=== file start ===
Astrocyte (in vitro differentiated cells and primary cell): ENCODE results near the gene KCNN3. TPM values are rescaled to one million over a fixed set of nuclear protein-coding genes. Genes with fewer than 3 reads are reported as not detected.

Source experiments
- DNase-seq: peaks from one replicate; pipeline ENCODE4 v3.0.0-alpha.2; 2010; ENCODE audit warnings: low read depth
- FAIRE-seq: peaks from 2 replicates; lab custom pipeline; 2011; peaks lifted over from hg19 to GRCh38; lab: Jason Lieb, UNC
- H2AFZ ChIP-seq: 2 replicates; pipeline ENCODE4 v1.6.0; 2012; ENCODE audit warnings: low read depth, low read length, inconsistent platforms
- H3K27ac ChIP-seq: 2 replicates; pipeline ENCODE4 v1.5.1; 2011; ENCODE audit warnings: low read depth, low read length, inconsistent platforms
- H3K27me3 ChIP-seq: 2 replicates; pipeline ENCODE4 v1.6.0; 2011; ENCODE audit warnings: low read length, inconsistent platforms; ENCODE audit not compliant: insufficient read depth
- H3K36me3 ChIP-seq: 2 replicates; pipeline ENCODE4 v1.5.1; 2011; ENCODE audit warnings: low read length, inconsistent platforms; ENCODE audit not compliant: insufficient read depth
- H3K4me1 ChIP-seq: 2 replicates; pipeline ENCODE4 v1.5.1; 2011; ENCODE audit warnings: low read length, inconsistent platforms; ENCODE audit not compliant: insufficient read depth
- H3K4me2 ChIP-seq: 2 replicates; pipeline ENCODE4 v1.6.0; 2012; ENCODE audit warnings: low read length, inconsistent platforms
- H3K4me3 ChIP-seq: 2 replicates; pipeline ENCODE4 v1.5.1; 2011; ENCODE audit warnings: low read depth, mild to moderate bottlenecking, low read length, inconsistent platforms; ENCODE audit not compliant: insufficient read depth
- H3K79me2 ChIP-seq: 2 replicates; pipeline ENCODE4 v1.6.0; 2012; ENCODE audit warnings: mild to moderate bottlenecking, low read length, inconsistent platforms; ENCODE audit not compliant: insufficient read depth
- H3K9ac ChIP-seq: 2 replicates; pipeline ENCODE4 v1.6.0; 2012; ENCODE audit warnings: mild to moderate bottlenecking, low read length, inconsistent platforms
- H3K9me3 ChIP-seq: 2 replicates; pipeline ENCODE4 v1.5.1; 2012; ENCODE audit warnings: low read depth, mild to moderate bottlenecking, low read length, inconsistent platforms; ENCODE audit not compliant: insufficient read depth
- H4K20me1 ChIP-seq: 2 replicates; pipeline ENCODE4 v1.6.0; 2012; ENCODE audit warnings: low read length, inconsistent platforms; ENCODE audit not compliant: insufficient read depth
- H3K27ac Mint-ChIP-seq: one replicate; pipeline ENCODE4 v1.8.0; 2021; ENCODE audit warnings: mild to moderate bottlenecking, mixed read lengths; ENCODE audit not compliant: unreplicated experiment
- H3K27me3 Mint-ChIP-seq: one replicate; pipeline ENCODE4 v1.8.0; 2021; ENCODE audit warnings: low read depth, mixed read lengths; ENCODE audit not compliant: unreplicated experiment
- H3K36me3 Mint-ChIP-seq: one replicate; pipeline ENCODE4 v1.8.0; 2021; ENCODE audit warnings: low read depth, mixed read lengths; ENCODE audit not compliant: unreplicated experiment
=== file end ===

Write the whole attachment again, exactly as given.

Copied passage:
Astrocyte (in vitro differentiated cells and primary cell): ENCODE results near the gene KCNN3. TPM values are rescaled to one million over a fixed set of nuclear protein-coding genes. Genes with fewer than 3 reads are reported as not detected.

Source experiments
- DNase-seq: peaks from one replicate; pipeline ENCODE4 v3.0.0-alpha.2; 2010; ENCODE audit warnings: low read depth
- FAIRE-seq: peaks from 2 replicates; lab custom pipeline; 2011; peaks lifted over from hg19 to GRCh38; lab: Jason Lieb, UNC
- H2AFZ ChIP-seq: 2 replicates; pipeline ENCODE4 v1.6.0; 2012; ENCODE audit warnings: low read depth, low read length, inconsistent platforms
- H3K27ac ChIP-seq: 2 replicates; pipeline ENCODE4 v1.5.1; 2011; ENCODE audit warnings: low read depth, low read length, inconsistent platforms
- H3K27me3 ChIP-seq: 2 replicates; pipeline ENCODE4 v1.6.0; 2011; ENCODE audit warnings: low read length, inconsistent platforms; ENCODE audit not compliant: insufficient read depth
- H3K36me3 ChIP-seq: 2 replicates; pipeline ENCODE4 v1.5.1; 2011; ENCODE audit warnings: low read length, inconsistent platforms; ENCODE audit not compliant: insufficient read depth
- H3K4me1 ChIP-seq: 2 replicates; pipeline ENCODE4 v1.5.1; 2011; ENCODE audit warnings: low read length, inconsistent platforms; ENCODE audit not compliant: insufficient read depth
- H3K4me2 ChIP-seq: 2 replicates; pipeline ENCODE4 v1.6.0; 2012; ENCODE audit warnings: low read length, inconsistent platforms
- H3K4me3 ChIP-seq: 2 replicates; pipeline ENCODE4 v1.5.1; 2011; ENCODE audit warnings: low read depth, mild to moderate bottlenecking, low read length, inconsistent platforms; ENCODE audit not compliant: insufficient read depth
- H3K79me2 ChIP-seq: 2 replicates; pipeline ENCODE4 v1.6.0; 2012; ENCODE audit warnings: mild to moderate bottlenecking, low read length, inconsistent platforms; ENCODE audit not compliant: insufficient read depth
- H3K9ac ChIP-seq: 2 replicates; pipeline ENCODE4 v1.6.0; 2012; ENCODE audit warnings: mild to moderate bottlenecking, low read length, inconsistent platforms
- H3K9me3 ChIP-seq: 2 replicates; pipeline ENCODE4 v1.5.1; 2012; ENCODE audit warnings: low read depth, mild to moderate bottlenecking, low read length, inconsistent platforms; ENCODE audit not compliant: insufficient read depth
- H4K20me1 ChIP-seq: 2 replicates; pipeline ENCODE4 v1.6.0; 2012; ENCODE audit warnings: low read length, inconsistent platforms; ENCODE audit not compliant: insufficient read depth
- H3K27ac Mint-ChIP-seq: one replicate; pipeline ENCODE4 v1.8.0; 2021; ENCODE audit warnings: mild to moderate bottlenecking, mixed read lengths; ENCODE audit not compliant: unreplicated experiment
- H3K27me3 Mint-ChIP-seq: one replicate; pipeline ENCODE4 v1.8.0; 2021; ENCODE audit warnings: low read depth, mixed read lengths; ENCODE audit not compliant: unreplicated experiment
- H3K36me3 Mint-ChIP-seq: one replicate; pipeline ENCODE4 v1.8.0; 2021; ENCODE audit warnings: low read depth, mixed read lengths; ENCODE audit not compliant: unreplicated experiment